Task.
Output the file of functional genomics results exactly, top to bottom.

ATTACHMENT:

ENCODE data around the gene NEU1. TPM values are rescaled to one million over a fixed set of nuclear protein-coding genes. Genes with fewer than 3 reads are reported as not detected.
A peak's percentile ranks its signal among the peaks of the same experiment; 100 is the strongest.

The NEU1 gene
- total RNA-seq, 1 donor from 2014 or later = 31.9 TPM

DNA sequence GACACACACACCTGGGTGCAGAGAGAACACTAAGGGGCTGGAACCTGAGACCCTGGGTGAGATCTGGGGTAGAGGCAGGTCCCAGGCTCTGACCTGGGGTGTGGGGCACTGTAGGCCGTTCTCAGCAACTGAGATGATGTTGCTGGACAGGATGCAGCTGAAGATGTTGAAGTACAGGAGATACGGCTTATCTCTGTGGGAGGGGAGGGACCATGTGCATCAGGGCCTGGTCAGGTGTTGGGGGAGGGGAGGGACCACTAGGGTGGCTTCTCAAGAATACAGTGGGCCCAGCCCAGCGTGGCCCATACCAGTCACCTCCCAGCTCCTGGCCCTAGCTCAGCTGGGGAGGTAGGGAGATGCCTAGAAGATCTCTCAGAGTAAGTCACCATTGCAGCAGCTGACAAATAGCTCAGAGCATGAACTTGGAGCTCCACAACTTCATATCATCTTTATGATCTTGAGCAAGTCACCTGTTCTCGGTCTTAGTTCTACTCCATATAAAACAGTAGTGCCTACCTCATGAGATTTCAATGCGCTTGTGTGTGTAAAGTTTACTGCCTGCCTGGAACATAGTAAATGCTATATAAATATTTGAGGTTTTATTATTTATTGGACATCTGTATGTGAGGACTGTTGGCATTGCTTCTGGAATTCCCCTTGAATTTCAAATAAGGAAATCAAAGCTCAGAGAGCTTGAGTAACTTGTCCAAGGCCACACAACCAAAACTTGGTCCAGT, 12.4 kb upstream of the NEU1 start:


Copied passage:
ENCODE data around the gene NEU1. TPM values are rescaled to one million over a fixed set of nuclear protein-coding genes. Genes with fewer than 3 reads are reported as not detected.
A peak's percentile ranks its signal among the peaks of the same experiment; 100 is the strongest.

The NEU1 gene
- total RNA-seq, 1 donor from 2014 or later = 31.9 TPM

DNA sequence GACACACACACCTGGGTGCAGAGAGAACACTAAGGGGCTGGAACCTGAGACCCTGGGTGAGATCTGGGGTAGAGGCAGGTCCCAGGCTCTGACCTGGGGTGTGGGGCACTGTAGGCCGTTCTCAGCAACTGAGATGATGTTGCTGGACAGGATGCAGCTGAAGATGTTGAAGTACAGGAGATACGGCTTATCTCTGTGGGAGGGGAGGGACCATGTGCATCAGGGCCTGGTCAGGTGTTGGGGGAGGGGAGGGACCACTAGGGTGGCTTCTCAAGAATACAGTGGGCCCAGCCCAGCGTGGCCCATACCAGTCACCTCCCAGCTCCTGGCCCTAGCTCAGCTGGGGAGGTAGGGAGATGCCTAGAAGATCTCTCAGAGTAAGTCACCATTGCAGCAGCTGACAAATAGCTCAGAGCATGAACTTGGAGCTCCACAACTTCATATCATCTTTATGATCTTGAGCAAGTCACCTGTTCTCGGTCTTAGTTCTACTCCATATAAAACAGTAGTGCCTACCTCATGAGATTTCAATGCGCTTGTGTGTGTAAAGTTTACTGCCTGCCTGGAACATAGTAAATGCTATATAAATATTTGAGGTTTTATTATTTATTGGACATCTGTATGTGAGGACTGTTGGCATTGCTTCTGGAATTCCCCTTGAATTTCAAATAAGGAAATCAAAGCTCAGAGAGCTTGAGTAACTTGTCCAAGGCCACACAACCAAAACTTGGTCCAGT, 12.4 kb upstream of the NEU1 start: